Yours & Mine
What is usufruct, and how does it affect you?
As with many other countries, South African property provides for the concept of usufruct: essentially, the right to use a property you don’t own.
Usufruct is often included in a will and allows the beneficiary long-term rights, making it different to a rental agreement. For instance, a man may choose to leave his property to his children in his will, but grant his wife usufruct so she can continue to live there until her death or remarriage. Importantly, the holder of a usufruct has full rights to use the property and to benefit from any profits it generates. He or she could live there or rent it out, but may not sell it, transfer it to someone else or change it.
There is the potential for tension between the usufruct holder and the owners of the property, so anyone considering this route should look at the relationship dynamics first. The holder of the usufruct is responsible for rates and taxes, and ensuring the property remains in good condition. But the owner(s) must cover major maintenance or repairs, as well as insurance.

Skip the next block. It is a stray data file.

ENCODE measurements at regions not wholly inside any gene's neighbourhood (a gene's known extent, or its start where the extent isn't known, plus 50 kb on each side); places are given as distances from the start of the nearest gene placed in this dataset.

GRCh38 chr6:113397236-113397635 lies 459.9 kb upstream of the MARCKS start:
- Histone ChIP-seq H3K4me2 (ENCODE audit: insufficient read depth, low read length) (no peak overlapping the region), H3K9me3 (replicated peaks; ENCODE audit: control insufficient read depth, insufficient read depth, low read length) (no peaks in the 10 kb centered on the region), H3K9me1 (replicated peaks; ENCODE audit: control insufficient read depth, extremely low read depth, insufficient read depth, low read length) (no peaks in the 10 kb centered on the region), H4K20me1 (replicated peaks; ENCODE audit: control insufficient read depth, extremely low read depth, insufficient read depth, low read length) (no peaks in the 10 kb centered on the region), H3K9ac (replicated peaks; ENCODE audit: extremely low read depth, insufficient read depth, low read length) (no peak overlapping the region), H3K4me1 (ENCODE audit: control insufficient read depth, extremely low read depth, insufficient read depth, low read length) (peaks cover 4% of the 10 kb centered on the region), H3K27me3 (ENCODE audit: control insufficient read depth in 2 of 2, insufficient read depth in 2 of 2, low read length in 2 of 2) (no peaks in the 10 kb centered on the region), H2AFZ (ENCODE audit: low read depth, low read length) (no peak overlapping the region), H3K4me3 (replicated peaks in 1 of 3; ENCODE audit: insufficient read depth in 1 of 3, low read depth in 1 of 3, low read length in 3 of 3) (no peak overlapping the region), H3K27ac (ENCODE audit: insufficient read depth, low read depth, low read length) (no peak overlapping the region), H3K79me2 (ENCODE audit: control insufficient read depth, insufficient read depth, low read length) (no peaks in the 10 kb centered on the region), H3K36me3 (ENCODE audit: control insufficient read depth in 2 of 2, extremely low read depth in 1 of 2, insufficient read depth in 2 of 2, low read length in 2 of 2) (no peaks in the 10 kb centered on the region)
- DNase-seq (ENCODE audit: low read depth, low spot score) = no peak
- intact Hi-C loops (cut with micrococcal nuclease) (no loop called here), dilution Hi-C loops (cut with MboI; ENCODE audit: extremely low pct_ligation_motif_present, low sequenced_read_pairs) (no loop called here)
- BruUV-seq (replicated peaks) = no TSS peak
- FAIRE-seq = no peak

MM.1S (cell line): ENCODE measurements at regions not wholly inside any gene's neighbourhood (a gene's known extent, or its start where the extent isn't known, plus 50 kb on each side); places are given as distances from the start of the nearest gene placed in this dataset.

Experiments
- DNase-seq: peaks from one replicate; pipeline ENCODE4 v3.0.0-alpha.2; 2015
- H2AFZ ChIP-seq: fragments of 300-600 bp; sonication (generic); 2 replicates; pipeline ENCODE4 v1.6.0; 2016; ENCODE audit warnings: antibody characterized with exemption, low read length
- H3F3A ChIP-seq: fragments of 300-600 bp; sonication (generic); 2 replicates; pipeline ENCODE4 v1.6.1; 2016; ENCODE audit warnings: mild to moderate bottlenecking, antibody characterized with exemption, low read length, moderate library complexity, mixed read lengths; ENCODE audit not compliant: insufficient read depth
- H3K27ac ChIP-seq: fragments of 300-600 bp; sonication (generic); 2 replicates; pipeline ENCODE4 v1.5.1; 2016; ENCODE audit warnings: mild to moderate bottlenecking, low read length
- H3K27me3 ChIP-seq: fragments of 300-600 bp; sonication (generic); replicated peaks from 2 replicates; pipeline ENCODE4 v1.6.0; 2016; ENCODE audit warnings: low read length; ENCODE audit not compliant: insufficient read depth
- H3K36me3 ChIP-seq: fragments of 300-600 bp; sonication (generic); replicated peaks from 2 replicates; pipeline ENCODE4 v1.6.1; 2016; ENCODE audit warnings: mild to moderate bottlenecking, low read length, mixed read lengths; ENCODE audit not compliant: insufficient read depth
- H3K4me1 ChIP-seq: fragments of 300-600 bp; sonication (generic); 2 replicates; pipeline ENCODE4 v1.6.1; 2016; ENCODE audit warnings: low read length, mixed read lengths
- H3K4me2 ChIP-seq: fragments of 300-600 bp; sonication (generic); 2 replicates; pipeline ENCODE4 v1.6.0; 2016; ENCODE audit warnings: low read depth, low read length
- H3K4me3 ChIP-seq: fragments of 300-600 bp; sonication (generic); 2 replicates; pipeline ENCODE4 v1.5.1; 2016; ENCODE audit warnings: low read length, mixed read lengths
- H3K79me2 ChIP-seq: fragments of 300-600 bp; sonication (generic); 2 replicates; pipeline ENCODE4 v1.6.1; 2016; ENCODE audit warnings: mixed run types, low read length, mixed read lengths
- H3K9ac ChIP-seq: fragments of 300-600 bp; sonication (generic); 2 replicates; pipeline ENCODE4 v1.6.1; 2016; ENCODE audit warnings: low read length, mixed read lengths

Given these financial implications and the potential disagreements, it is worthwhile reaching an agreement beforehand regarding how these issues will be managed. The person creating the usufruct should also consider leaving enough money to the heirs and the holder of the usufruct to cover whatever needs may arise.